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Quiz: How much did opium poppy cultivation change in Afghanistan from 2008 to 2009?

For those of you who don't subscribe to the bimonthly print edition of Foreign Policy, you're missing a great feature: the FP Quiz. It has eight intriguing questions about how the world works.

(Meanwhile, prepare for the Olympics' opening ceremony by taking Slate's national-anthem quiz.)

The question I'd like to highlight this week is:

By how much did opium poppy cultivation change in Afghanistan from 2008 to 2009?

a) up 22 percent      b) remained stable       c) down 22 percent 

Answer after the jump …

Answer:

C, down 22 percent.

Opium poppy cultivation in Afghanistan fell just over a fifth from 157,000 hectares in 2008 to 123,000 in 2009, according to the U.N. Office on Drugs and Crime. The most noteworthy drop was in the country's unstable Helmand province, where cultivation dropped 33 percent from 2008 to 2009. The turnaround is attributed in part to stronger leadership from the governor, more effective counternarcotics operations, and an improvement in the incentives for growing legal crops.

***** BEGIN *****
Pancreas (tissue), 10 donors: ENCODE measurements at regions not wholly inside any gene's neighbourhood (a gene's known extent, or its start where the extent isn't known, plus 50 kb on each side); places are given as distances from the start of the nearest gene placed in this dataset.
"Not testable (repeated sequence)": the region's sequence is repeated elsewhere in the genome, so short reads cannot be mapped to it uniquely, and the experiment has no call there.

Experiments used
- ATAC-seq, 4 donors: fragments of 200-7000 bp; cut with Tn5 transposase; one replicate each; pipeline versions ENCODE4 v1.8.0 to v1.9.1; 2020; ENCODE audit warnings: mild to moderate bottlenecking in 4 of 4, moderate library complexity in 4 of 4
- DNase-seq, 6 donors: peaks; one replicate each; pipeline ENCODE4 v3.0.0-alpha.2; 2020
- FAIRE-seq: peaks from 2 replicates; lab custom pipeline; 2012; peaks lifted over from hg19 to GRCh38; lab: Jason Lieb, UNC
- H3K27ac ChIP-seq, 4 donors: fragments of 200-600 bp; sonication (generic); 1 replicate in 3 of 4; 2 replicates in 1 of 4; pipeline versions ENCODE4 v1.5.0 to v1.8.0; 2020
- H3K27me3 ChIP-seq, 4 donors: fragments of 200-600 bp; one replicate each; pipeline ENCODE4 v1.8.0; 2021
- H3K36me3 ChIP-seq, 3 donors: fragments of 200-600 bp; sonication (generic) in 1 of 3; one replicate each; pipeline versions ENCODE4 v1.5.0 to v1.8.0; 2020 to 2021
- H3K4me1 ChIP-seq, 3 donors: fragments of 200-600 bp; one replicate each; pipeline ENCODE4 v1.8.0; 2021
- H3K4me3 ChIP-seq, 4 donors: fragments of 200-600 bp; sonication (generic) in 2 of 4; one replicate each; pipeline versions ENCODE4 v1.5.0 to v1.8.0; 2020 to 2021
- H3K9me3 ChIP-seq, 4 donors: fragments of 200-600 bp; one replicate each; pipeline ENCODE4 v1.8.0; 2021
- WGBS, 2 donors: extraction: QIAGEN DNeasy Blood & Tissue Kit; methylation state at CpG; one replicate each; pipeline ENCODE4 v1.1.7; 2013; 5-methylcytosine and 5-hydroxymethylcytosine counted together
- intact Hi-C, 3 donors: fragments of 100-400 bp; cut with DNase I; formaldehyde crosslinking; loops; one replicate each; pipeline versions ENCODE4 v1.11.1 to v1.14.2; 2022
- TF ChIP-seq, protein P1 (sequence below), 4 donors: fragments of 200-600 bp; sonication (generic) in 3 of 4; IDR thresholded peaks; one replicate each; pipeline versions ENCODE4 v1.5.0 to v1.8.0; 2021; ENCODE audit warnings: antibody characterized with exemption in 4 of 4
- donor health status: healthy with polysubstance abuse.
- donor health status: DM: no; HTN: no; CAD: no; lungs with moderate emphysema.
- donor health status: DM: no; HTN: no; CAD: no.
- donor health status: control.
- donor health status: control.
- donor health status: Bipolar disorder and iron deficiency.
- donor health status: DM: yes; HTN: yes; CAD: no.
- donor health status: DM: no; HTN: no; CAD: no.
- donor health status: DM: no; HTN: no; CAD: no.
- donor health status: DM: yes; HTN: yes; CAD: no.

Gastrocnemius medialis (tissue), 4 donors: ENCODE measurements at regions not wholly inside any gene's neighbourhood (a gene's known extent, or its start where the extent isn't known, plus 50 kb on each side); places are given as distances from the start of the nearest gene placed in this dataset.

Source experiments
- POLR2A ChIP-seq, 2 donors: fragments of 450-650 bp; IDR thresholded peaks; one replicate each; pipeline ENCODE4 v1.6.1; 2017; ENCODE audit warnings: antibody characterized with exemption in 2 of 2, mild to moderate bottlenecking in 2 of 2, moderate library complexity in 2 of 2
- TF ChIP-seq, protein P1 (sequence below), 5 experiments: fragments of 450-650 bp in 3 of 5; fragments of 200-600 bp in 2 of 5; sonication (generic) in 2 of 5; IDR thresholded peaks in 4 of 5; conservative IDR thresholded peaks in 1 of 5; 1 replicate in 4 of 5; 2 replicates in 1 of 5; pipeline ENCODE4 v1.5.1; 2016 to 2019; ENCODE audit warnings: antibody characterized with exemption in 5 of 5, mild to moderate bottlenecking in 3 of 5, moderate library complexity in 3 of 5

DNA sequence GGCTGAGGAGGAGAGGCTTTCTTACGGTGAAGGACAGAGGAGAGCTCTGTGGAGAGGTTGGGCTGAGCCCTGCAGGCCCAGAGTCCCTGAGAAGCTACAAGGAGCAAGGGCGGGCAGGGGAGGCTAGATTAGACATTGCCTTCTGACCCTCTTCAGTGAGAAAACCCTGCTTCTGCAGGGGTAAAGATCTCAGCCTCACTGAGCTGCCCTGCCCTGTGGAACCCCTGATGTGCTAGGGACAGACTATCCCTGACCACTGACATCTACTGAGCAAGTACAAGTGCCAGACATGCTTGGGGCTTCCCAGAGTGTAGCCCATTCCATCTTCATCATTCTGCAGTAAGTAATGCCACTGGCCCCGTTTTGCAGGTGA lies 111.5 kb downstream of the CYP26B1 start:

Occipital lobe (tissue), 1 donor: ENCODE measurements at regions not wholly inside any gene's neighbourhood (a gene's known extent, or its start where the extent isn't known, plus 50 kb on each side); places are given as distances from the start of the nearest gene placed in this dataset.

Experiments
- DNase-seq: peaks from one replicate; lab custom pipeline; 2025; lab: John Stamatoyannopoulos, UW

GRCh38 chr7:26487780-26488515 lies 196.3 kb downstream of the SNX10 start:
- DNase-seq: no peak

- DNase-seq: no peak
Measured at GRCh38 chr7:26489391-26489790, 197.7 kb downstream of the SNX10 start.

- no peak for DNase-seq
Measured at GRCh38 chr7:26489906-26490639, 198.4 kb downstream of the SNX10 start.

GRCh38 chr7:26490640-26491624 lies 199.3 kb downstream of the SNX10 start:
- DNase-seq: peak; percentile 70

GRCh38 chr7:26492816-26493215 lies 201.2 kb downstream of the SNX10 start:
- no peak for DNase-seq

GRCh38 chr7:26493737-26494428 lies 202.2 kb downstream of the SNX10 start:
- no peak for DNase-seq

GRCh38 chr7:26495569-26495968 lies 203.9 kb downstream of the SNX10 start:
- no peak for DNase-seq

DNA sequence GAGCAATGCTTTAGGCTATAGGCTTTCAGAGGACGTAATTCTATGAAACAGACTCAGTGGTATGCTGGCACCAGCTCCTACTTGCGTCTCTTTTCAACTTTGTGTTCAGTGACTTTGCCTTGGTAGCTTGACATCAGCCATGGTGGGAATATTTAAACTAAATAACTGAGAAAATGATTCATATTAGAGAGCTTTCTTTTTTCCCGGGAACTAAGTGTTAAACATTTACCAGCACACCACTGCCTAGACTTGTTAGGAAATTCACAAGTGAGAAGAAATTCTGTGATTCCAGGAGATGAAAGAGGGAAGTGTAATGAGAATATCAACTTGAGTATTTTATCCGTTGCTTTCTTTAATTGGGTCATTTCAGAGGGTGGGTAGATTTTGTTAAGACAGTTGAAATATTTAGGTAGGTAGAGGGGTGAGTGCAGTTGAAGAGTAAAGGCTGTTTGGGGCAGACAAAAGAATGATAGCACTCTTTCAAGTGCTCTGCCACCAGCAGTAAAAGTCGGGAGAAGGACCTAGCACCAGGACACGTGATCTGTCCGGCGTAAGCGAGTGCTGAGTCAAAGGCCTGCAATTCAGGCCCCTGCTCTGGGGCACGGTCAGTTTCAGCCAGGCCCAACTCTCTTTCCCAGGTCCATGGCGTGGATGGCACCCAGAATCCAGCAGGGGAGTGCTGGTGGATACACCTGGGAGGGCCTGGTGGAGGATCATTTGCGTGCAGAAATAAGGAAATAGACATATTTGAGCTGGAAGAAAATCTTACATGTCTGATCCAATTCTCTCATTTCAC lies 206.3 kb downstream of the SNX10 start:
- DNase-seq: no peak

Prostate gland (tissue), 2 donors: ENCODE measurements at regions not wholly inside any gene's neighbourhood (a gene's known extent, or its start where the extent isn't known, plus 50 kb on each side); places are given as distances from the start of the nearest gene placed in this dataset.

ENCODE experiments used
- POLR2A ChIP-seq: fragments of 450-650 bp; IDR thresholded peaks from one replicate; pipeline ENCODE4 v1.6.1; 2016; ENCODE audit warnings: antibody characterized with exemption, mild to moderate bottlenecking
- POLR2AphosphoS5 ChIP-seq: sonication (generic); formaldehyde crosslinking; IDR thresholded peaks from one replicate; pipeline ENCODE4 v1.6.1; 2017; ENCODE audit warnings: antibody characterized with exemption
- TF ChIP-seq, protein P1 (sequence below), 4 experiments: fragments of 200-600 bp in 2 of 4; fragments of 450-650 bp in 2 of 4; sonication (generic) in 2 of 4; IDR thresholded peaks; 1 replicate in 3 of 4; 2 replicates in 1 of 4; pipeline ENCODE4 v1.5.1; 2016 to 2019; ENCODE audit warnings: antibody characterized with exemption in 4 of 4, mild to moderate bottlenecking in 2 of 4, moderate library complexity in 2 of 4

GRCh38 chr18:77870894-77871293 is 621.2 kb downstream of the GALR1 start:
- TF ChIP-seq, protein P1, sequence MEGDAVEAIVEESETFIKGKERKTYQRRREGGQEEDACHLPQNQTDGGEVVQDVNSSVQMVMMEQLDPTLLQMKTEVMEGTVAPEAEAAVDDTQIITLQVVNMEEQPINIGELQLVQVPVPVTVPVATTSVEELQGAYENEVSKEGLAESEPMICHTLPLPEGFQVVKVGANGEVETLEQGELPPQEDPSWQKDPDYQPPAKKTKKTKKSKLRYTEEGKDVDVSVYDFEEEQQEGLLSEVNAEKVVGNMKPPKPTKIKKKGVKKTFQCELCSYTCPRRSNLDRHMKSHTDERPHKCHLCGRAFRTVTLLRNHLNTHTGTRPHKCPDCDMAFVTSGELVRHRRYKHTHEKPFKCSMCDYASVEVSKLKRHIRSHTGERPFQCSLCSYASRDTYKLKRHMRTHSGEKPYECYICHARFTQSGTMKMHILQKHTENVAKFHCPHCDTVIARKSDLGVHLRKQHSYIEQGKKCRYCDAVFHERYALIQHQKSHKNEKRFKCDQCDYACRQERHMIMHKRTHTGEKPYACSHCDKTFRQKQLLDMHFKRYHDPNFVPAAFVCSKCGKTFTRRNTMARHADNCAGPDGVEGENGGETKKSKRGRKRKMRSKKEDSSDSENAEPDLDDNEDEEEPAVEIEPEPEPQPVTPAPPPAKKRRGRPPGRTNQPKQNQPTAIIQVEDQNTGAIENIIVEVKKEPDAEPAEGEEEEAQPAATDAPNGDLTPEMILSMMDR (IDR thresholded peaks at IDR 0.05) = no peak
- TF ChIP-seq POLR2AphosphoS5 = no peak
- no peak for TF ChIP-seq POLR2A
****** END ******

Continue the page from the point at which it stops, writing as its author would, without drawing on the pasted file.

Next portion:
And for more questions about how the world works, check out the rest of the FP Quiz.

JOHN D MCHUGH/AFP/Getty Images

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Haitian judge recommends release for missionaries

The judge deciding whether 10 U.S. missionaries should face child kidnapping charges for trying to remove children from the earthquake-battered country, has apparently decided they should be released:

"After listening to the families, I see the possibility that they can all be released," Saint-Vil told The Associated Press. "I am recommending that all 10 Americans be released."

He would not elaborate, and it was not clear whether his decision means the charges may be dropped.

Haiti's chief prosecutor can still appeal the ruling and there is still speculation that the 10 could be transferred to the U.S. to face charges there. State Department spokesman P.J. Crowley seemed to leave this possibility on the table in a briefing on Tuesday:

"This is a Haitian legal process. The matters right now involve whether these individuals have broken Haitian law. We have talked to Haitian officials in general terms about their ability to conduct this procedure. If they want to explore alternative avenues with us, we will be happy to have that conversation," he said.